Of Babies and Bathwater: A Reply to Coyne and Tennen’s Views on Positive Psychology and Health
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We disagree with several conclusions reached by Coyne and Tennen, as well as their interpretation of specific findings.
First, we dispute that researchers have advanced the claim that positive thinking can cure disease. Second, we question their exclusive focus on cancer-related mortality, when strong cumulative evidence suggests that optimism is related to positive health outcomes for other major diseases, and that psychosocial interventions may improve other important cancer outcomes, such as reduced pain and increased quality of life. Third, we disagree sharply with their assessment of the literature on posttraumatic growth and the implications of the research they cite.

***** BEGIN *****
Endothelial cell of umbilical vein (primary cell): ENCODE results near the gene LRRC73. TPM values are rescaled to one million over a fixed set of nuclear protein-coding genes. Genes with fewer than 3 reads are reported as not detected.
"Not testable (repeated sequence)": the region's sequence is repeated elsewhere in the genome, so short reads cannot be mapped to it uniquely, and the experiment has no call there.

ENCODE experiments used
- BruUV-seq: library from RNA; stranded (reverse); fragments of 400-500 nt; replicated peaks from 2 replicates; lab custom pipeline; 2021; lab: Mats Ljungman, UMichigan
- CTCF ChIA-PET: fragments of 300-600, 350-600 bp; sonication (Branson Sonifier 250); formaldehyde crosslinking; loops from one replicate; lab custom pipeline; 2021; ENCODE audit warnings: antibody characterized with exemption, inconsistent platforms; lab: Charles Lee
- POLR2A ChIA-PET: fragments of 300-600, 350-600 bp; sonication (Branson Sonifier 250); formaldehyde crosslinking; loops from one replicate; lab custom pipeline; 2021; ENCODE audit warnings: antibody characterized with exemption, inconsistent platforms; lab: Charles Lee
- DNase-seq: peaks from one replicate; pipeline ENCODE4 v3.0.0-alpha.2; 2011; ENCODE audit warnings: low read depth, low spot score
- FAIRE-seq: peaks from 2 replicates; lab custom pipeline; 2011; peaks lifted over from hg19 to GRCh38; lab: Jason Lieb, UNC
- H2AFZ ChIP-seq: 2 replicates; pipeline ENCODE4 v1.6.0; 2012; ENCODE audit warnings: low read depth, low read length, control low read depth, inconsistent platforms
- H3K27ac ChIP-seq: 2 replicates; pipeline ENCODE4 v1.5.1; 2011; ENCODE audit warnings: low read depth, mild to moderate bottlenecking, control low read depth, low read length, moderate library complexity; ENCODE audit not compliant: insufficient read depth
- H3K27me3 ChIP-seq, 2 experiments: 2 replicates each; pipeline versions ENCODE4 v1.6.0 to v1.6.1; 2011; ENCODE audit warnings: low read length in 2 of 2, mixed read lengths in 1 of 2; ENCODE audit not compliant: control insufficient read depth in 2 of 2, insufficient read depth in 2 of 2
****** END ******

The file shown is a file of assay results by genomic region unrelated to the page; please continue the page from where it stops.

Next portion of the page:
It is premature to abandon efforts to understand and promote positive phenomena among people with various life-threatening illnesses. Instead, well-validated measures of positive phenomena should become routinely incorporated into a broader array of health psychology studies to provide a rigorous test of their role in human health and adaptation to disease.
KeywordsPosttraumatic growth Life-threatening illnesses Positive thinking Cancer care Optimism
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